Updated 6:00 p.m., Friday Sept. 9
The way you find dinner listings is about to change.
Google announced Thursday it has purchased Zagat, the restaurant, hotels, and retail business reviewing company, for an untold sum.
In a post on the official Google blog, Marissa Mayer, vice president Local, Maps and Location Services, explains the company’s reasoning. She pointed to the long-established credibility of the service’s 30-point ratings system.
She also highlighted Zagat’s important to Google’s own local search listings (currently called Google Places.)
“Moving forward, Zagat will be a cornerstone of our local offering—delighting people with their impressive array of reviews, ratings and insights, while enabling people everywhere to find extraordinary (and ordinary) experiences around the corner and around the world.With Zagat, we gain a world-class team that has more experience in consumer based-surveys, recommendations and reviews than anyone else in the industry.”
Mayer notes that “Their iconic pocket-sized guides with paragraphs summarizing and “snippeting” sentiment were “mobile” before “mobile” involved electronics.”
At the same time, it’s worth pointing out that Zagat has come a long way since it was founded in Paris in 1968 as a simple private journal by high-powered legal couple Tim and Nina Zagat: The company launched an iPad app earlier this year and has partnered with Urbanspoon and Tanqueray on other branded mobile apps.
“After spending time with Google senior management discussing our mutual goals, we know they share our belief in user-generated content and our commitment to accuracy and fairness in providing users with the information needed to make smart decisions about where to eat, shop and travel…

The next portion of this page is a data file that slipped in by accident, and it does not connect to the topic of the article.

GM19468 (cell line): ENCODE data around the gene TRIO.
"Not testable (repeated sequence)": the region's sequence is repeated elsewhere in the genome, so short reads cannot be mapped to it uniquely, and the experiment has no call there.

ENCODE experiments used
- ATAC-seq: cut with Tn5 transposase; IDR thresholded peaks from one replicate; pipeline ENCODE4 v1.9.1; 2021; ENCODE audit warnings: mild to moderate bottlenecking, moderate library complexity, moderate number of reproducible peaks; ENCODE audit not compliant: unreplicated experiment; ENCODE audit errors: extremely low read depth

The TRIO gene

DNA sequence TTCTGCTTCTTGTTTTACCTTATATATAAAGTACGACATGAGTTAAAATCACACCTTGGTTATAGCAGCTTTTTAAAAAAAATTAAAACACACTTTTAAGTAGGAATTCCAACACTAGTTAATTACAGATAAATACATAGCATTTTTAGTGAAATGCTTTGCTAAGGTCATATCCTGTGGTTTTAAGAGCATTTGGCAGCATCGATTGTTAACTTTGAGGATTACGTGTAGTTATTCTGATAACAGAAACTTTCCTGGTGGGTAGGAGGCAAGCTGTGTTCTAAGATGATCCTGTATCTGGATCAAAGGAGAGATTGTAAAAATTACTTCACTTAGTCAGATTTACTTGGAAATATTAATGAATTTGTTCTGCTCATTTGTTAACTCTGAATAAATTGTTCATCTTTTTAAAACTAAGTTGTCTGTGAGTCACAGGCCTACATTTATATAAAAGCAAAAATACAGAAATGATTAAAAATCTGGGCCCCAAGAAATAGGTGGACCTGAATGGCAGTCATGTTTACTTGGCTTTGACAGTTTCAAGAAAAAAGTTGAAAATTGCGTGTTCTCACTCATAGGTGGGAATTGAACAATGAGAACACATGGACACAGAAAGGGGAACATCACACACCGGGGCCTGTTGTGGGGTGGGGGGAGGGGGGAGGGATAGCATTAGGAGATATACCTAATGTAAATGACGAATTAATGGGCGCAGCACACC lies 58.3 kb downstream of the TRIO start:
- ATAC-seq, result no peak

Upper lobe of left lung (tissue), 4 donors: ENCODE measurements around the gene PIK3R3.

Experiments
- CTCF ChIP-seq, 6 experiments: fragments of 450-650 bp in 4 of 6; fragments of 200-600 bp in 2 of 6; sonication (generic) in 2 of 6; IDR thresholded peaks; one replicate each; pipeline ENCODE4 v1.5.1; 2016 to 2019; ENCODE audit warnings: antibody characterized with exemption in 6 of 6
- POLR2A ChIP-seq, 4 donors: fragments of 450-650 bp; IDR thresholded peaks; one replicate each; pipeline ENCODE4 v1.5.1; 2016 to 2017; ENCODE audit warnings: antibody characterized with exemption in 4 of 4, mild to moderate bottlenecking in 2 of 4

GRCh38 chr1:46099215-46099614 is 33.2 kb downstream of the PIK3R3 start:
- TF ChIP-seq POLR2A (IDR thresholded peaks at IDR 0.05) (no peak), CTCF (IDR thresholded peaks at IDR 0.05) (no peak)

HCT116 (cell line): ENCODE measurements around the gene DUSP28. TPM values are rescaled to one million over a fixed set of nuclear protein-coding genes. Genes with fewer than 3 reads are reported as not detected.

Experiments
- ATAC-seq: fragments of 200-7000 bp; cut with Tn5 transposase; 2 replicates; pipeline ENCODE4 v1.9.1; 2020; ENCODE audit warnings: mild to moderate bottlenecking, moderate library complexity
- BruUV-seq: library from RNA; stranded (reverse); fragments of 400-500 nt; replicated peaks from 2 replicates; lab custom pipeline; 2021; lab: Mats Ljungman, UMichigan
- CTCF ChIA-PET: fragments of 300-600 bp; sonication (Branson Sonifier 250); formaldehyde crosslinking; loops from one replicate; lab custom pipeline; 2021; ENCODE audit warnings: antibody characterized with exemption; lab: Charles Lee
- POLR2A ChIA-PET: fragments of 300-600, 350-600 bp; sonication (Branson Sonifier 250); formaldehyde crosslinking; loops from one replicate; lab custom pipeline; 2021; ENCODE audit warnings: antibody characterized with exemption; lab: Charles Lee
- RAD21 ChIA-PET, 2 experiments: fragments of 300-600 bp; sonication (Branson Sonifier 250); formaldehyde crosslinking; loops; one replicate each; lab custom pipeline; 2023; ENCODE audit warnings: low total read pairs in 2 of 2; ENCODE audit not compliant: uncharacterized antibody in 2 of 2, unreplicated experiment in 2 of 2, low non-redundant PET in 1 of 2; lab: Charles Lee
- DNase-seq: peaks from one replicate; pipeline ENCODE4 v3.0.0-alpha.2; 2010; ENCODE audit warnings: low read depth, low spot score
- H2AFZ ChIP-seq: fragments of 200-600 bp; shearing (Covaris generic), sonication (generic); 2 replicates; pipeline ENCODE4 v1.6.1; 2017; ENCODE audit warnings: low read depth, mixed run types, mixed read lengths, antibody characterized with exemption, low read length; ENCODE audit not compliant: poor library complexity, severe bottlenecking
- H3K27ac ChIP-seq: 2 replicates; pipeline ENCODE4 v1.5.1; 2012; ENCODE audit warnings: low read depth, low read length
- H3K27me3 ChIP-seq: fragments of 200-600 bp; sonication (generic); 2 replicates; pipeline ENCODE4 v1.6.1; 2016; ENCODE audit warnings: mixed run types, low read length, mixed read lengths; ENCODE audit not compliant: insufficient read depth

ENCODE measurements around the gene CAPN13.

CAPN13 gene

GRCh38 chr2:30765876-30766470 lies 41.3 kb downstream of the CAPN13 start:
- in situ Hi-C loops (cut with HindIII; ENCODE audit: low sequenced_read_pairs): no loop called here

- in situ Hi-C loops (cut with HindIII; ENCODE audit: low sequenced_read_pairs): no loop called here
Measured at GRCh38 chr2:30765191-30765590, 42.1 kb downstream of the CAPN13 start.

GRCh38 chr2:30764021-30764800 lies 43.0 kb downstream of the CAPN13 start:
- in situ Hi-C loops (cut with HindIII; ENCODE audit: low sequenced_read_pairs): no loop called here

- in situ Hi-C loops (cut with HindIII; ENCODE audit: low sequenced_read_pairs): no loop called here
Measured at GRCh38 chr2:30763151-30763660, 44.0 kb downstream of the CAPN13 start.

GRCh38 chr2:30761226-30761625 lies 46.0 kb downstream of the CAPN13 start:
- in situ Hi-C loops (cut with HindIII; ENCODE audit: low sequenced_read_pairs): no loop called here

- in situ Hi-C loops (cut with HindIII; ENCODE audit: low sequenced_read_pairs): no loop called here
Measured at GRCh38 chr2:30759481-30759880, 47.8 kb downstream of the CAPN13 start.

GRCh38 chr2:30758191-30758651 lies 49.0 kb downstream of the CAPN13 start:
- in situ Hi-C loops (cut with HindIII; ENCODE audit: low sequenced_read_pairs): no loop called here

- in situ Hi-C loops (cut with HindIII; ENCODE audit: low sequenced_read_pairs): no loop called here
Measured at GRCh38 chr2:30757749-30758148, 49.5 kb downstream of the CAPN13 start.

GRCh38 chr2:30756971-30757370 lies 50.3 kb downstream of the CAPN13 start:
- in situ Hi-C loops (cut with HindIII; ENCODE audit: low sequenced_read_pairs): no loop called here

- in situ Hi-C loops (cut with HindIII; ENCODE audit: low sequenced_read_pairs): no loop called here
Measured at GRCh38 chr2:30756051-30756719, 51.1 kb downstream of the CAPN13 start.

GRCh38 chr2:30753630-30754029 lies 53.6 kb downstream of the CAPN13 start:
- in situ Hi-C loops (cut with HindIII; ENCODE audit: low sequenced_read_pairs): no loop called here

“We are thrilled to see our baby placed in such good hands and to start today as official “Googlers.”“
Terms of the deal haven’t been disclosed, but Zagat was valued at more than $100 million in 2000, when private-equity firm General Atlantic purchased a third of it, DealBook reported. The Zagat family put the whole company on sale for $200 million in 2008, but withdrew over a lack of offers to concentrate on “organic growth.”
That strategy appears to have paid off.
The move also marks Google’s highest-profile foray yet into original content creation, as ZDNet points out. Google tried to acquire local restaurant reviews website Yelp! in 2009 for $500 million but Yelp! turned down the offer and may be pursuing an IPO.
But it is also likely raise eyebrows in Washington given Google’s current antitrust troubles: Google Chair Eric Schmidt just visited the capital Wednesday to meet with congressmen ahead of next week’s Senate judiciary committee’s antitrust subcommittee hearings over whether or not the company has used its dominance over the search market to direct consumers away from competitors in its other business areas.
As Sen. Herb Kohl (R-WI) put it when announcing the investigation in March:
In recent years, the dominance over Internet search of the world’s largest search engine, Google, has increased and Google has increasingly sought to acquire e-commerce sites in myriad businesses. In this regard, we will closely examine allegations raised by e-commerce websites that compete with Google that they are being treated unfairly in search ranking, and in their ability to purchase search advertising. We also will continue to closely examine the impact of further acquisitions in this sector.
The FTC, too is investigating Google over alleged antitrust practices, specifically “looking into allegations that Google unfairly takes information collected by rivals, such as reviews of local businesses, to use on its own specialized site and then demotes the rivals’ services in its search results, the people said,” The Wall Street Journal reported.
We’ve reached out to the FTC and the Senate judiciary antitrust subcommittee about how this news will impact their investigations. We’ve also contacted Google and Zagat to find out the terms of the deal and will update when we receive a response.
Late late update: The Wall Street Journal reports that Google paid $125 million for Zagat, far below $200 million valuation it sought in 2008 and roughly equal to what it was valued in an investment round 11 years ago.